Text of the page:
Changing employees’ pension arrangements by contractual variation
Produced in partnership with Wyn Derbyshire of gunnercooke LLP
Changing employees’ pension arrangements by contractual variation

The following Pensions practice note Produced in partnership with Wyn Derbyshire of gunnercooke LLP provides comprehensive and up to date legal information covering:

  • Changing employees’ pension arrangements by contractual variation
  • The extrinsic contract approach
  • Key points arising from case law
  • Practical points for sponsoring employers
  • South West Trains v Wightman
  • Hodgson v Toray Textiles
  • HR Trustees v German ('the IMG case')
  • Bradbury v BBC
  • IBM v Dalgleish

Employees’ pensions rights under an occupational pension scheme can be categorised as:

  1. pension rights arising under the trusts of the relevant pension scheme, and

  2. contractual terms arising under the employees’ employment contract (either expressly or impliedly)

For further information, see Practice Note: Pensions and the employment contract.

Recognition of the dual nature of pension rights is important, especially if changes are contemplated to employees’ future pension rights. Generally, changes to employees’ pension rights under an occupational pension scheme will require exercise of the scheme’s amendment power (the sponsoring employer may also be required to consult employees on the proposed changes). However, given the dual nature of pension rights, employers will often also seek to obtain employees’ express consent to the proposed changes (usually following the conclusion of any consultation exercise) so as to minimise the likelihood of a successful challenge by the employees under their employment contracts or other relevant contractual documentation (eg employee handbooks or collective agreements).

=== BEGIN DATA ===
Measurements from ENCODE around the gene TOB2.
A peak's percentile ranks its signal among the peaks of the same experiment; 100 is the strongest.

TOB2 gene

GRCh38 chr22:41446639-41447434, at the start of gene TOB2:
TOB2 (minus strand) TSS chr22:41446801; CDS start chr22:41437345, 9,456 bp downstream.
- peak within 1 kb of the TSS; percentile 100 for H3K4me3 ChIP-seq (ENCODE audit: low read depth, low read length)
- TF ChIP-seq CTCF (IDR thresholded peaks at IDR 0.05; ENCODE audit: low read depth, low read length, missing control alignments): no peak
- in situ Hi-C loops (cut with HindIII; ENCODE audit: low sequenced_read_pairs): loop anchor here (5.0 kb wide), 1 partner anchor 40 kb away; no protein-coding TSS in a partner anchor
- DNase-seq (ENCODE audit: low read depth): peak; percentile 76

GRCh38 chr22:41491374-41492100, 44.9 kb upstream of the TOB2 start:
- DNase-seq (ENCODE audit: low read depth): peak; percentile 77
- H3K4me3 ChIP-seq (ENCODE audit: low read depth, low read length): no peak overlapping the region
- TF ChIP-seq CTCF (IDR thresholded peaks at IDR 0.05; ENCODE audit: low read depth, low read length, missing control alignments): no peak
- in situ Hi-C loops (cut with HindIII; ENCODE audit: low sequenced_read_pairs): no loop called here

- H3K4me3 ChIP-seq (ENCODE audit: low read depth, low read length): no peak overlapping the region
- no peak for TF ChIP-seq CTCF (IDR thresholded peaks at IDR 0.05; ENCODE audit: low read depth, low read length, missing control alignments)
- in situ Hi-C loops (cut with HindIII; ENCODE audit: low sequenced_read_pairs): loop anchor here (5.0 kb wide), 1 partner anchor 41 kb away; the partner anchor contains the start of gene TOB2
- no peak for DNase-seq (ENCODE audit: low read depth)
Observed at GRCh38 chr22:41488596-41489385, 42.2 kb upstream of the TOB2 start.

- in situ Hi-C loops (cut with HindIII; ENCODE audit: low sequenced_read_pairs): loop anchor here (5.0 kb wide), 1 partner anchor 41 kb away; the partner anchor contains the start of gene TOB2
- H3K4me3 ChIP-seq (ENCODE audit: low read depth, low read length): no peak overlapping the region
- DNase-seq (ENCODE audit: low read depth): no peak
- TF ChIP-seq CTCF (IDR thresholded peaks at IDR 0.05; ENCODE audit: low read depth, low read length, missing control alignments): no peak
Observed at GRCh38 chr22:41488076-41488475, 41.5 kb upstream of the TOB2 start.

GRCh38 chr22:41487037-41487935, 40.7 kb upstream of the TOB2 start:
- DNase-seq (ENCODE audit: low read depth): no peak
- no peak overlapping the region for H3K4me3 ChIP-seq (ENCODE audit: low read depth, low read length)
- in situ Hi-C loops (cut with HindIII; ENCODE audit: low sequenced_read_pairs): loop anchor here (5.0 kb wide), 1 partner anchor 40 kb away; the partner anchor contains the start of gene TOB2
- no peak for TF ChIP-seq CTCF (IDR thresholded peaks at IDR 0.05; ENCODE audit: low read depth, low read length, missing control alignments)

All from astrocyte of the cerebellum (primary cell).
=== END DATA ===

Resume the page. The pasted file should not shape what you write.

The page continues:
For further information on consultation by employers, see Practice Note: Pension consultation requirements—an introduction.

The extrinsic contract approach

There have been a number of cases over the years where an amendment was believed initially to have been made to the governing provisions of a pension scheme by exercise of the scheme’s amendment power, but where that exercise has subsequently been held or been feared to be invalid, usually because pre-conditions

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